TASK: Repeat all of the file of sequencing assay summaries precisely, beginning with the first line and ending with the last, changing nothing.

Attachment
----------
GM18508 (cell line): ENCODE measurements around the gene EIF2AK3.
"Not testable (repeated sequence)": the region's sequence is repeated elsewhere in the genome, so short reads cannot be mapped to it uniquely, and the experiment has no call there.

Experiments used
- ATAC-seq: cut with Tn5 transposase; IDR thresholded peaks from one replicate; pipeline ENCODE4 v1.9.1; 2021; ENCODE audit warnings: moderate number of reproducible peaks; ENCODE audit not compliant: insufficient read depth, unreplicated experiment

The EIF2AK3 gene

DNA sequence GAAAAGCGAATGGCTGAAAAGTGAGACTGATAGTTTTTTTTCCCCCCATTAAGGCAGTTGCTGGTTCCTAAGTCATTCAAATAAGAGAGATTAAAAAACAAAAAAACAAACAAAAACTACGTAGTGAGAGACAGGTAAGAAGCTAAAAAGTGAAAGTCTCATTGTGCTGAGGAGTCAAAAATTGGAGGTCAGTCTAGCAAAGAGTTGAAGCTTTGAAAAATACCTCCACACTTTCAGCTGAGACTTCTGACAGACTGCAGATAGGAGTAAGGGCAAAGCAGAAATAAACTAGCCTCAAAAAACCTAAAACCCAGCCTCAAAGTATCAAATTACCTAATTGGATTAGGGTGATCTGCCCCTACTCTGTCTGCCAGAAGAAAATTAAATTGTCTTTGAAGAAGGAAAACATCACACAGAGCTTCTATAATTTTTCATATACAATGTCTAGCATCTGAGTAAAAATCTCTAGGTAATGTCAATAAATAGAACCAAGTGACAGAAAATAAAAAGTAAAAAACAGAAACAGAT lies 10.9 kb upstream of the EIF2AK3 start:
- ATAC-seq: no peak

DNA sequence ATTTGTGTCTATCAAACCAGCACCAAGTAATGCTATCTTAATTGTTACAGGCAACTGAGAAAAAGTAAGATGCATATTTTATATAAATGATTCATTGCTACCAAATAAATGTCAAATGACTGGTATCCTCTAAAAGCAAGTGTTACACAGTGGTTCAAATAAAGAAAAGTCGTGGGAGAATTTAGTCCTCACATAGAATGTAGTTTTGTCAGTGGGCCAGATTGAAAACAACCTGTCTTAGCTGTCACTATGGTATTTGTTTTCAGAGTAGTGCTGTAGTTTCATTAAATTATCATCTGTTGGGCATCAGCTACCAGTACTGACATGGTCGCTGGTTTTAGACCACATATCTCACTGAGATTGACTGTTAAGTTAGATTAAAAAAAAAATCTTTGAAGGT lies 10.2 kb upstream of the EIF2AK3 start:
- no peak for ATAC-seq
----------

GM18508 (cell line): ENCODE measurements around the gene EIF2AK3.
"Not testable (repeated sequence)": the region's sequence is repeated elsewhere in the genome, so short reads cannot be mapped to it uniquely, and the experiment has no call there.

Experiments used
- ATAC-seq: cut with Tn5 transposase; IDR thresholded peaks from one replicate; pipeline ENCODE4 v1.9.1; 2021; ENCODE audit warnings: moderate number of reproducible peaks; ENCODE audit not compliant: insufficient read depth, unreplicated experiment

The EIF2AK3 gene

DNA sequence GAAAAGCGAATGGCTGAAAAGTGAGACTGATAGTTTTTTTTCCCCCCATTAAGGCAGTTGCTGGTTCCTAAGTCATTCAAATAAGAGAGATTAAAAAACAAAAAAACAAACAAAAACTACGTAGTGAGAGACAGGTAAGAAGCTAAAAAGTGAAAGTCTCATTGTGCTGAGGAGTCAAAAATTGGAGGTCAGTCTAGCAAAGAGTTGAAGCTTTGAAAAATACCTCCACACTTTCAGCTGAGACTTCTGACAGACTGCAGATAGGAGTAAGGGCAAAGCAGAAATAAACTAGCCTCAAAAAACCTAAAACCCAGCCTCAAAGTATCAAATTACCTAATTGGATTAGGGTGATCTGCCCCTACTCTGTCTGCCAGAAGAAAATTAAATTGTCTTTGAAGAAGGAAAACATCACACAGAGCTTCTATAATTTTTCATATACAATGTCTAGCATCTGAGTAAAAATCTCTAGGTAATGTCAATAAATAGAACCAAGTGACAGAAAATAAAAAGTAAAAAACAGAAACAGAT lies 10.9 kb upstream of the EIF2AK3 start:
- ATAC-seq: no peak

DNA sequence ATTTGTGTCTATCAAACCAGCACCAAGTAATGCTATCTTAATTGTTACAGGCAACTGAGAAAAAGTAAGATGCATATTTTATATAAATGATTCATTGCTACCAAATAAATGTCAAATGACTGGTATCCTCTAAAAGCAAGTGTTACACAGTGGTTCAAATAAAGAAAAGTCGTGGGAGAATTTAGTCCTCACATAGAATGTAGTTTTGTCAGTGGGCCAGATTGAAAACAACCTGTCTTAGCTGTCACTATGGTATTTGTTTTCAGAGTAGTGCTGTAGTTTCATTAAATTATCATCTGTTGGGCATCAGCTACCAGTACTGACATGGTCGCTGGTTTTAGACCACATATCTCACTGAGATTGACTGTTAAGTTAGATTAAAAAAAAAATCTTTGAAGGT lies 10.2 kb upstream of the EIF2AK3 start:
- no peak for ATAC-seq